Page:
TALLAHASSEE — As state lawmakers consider a massive expansion of prison privatization, one number dominates the debate: 7 percent.
That's how much savings the legislation requires of private prison operators compared to state-run prisons.
"I believe in it," says Senate President Mike Haridopolos, R-Merritt Island. "It's incumbent upon me to find the best deal for the taxpayer."
But that number is subjective, and the state's own analysts warn against comparing prison costs because no two prisons are alike and it's difficult to make precise cost comparisons between public and private prisons.
"You can make something look like a savings on paper," says Sen. Paula Dockery, R-Lakeland. "We're not saving money. Absolutely not."
Privatization has polarized the Legislature into two camps: One sees outsourcing as a proven way to cut costs; the other views it as a risky undertaking riddled with hidden costs.
Senate Bill 2038 would privatize 27 prisons and work camps in 18 counties from Charlotte County to the Keys. More than 4,300 state workers would lose their jobs, though many likely would be offered them back, at reduced pay and benefits, working for a private vendor.
Seven Florida prisons now are run by private, for-profit companies. They are in Bay, Columbia, Gadsden, Glades, Jackson, Palm Beach and Santa Rosa counties.
Supporters point to statistics showing that those prisons cost from 7 percent to 28 percent less to operate than state-run prisons.
But the 28 percent figure, at a 1,500-bed women's prison in Gadsden, is "artificially high," a state analysis said, because no state-run women's prison was comparable in size at the time.
An April 2010 report by the Legislature's independent research arm said savings were due to lower retirement benefits for private prison workers and higher costs for programs and overhead at state prisons, such as substance abuse treatment and transportation.
"While significant, these cost savings estimates are subject to caveats and should be evaluated cautiously," the report said.
The report said an apples-to-apples comparison of the cost of running public and private prisons is difficult because of the many factors involved: size, location, the design and age of the prison, the physical and mental health of the inmates, their custody level and the extent of programs available to inmates.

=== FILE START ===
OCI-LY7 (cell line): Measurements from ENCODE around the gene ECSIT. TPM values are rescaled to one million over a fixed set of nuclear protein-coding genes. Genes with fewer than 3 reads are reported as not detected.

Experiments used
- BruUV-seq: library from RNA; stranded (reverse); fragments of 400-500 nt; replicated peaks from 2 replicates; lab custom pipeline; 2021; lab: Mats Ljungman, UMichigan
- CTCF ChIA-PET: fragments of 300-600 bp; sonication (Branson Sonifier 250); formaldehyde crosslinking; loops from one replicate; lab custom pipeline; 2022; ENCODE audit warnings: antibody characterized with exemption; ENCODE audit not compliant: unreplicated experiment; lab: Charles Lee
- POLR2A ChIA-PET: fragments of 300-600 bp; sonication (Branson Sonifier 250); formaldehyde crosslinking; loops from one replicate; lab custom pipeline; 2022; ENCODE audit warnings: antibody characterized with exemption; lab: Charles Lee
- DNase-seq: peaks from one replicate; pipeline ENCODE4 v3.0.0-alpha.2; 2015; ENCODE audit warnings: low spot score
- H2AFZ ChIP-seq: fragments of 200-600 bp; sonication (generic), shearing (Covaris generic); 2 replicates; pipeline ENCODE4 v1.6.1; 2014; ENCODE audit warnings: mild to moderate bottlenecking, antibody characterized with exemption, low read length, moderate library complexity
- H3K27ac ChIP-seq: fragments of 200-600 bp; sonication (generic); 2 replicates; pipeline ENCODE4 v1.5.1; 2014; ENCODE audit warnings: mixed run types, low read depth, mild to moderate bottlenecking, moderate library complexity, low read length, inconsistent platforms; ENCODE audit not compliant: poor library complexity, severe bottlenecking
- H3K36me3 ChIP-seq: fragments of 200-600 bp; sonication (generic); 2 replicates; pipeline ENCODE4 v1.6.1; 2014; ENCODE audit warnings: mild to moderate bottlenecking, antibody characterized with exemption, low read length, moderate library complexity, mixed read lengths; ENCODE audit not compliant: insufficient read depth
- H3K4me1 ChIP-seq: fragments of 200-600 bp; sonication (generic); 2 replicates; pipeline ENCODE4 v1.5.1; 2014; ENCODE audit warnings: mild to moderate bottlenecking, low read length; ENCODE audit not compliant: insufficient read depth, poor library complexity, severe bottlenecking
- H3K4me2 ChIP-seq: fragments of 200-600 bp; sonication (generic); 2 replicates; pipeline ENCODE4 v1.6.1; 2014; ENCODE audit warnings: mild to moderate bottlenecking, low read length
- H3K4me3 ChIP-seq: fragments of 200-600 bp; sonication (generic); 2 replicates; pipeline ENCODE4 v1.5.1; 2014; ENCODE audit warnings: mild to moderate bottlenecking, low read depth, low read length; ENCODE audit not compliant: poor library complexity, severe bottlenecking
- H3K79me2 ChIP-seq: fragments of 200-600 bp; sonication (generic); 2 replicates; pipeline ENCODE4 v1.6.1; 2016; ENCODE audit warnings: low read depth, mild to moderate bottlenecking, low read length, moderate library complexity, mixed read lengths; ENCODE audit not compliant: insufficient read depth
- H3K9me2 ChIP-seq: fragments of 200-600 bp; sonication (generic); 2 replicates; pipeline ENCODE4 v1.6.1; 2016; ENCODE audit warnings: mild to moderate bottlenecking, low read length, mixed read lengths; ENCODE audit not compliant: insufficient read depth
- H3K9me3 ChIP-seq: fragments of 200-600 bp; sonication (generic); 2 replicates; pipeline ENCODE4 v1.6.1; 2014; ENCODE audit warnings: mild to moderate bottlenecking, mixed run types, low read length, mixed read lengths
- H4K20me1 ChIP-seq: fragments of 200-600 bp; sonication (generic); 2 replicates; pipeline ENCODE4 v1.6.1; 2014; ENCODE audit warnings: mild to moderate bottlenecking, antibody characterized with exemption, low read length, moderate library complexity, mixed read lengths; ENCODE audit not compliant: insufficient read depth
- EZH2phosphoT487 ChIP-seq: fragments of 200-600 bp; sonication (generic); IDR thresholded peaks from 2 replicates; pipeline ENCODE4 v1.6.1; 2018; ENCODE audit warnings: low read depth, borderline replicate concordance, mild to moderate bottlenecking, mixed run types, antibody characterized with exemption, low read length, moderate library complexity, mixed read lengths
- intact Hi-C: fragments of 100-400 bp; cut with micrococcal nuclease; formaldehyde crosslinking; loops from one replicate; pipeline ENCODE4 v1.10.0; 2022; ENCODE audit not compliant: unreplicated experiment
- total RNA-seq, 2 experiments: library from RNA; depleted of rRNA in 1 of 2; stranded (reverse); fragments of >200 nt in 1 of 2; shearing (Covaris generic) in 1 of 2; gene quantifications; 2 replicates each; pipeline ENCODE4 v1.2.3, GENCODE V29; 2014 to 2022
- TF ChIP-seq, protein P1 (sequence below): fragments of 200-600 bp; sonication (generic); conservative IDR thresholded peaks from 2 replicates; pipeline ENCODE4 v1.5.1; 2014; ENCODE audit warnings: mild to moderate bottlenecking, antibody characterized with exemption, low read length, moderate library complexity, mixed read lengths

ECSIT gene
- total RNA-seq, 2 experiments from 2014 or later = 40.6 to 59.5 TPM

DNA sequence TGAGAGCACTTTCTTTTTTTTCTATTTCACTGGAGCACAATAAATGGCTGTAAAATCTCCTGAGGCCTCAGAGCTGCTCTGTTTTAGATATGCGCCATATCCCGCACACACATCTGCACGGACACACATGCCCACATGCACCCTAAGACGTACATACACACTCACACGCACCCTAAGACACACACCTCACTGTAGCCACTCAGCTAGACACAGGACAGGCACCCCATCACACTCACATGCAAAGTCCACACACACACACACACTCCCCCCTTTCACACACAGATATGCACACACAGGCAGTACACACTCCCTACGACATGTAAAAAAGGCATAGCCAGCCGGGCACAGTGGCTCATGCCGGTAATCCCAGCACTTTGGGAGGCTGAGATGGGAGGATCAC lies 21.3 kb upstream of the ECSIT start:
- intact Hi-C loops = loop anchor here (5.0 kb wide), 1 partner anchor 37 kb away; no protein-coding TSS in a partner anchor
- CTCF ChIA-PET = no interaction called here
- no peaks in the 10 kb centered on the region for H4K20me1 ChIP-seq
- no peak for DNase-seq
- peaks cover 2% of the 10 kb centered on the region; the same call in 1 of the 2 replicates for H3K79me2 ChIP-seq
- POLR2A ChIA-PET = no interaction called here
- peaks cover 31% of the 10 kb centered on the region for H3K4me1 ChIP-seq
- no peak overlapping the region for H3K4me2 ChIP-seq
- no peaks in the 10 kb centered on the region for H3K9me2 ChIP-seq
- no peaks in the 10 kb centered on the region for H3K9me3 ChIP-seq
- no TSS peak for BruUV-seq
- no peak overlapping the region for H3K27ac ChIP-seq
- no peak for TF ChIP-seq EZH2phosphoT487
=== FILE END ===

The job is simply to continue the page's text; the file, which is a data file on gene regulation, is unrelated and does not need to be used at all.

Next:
"Such adjustments to 'equalize' Florida's public and private prisons historically have been controversial," said the report by OPPAGA, the Office of Program Policy Analysis and Government Accountability.
Other factors figuring into the privatization debate include:
• Leave payouts. Through Jan. 19, the prison system said, payouts of unused sick leave and vacation time to departed employees at South Florida prisons cost $19 million, more than the first year's total savings. The vendors will be asked to repay $8 million of those costs.
• Bumping. The union contract for correctional officers allows outsourced officers to "bump" or take the jobs of those with less seniority, creating a ripple effect throughout the state.
• Inmate transfers. Hundreds of felons classified as close management have been shifted out of South Florida to prisons upstate. That could make the region more attractive to for-profit prison firms because it could lower their security costs and make it easier for them to reach the 7 percent target savings.
South Florida prisons currently house 79 inmates classified as close management, typically inmates serving sentences from 15 years to life, who cost more money to supervise than less-dangerous prisoners because they are more prone to acts of violence.
The state says the transfers started in 2009 with the opening of a new, high-security prison in Suwannee County.
"I have no indication that they have been moved as it relates to privatization," Corrections Secretary Ken Tucker told a Senate committee last week. "The department would have no interest in making it less dangerous. … We're going to entrust private prisons with similar level of inmates."
Tucker said close-management prisons in Santa Rosa, Bradford, Union and Suwannee counties and a secure women's prison at Lowell all make more sense because they are cheaper to operate than older, inefficient prisons in South Florida.
Former Corrections Secretary James McDonough, who ran the agency under former Gov. Jeb Bush, says the privatization of South Florida is moving too fast.
"While the privatization idea at this scale may prove to be a positive, at the moment we have no analytical way of knowing that to be true," McDonough said.
"We should look before we leap."
Steve Bousquet can be reached at email@example.com or (850) 224-7263.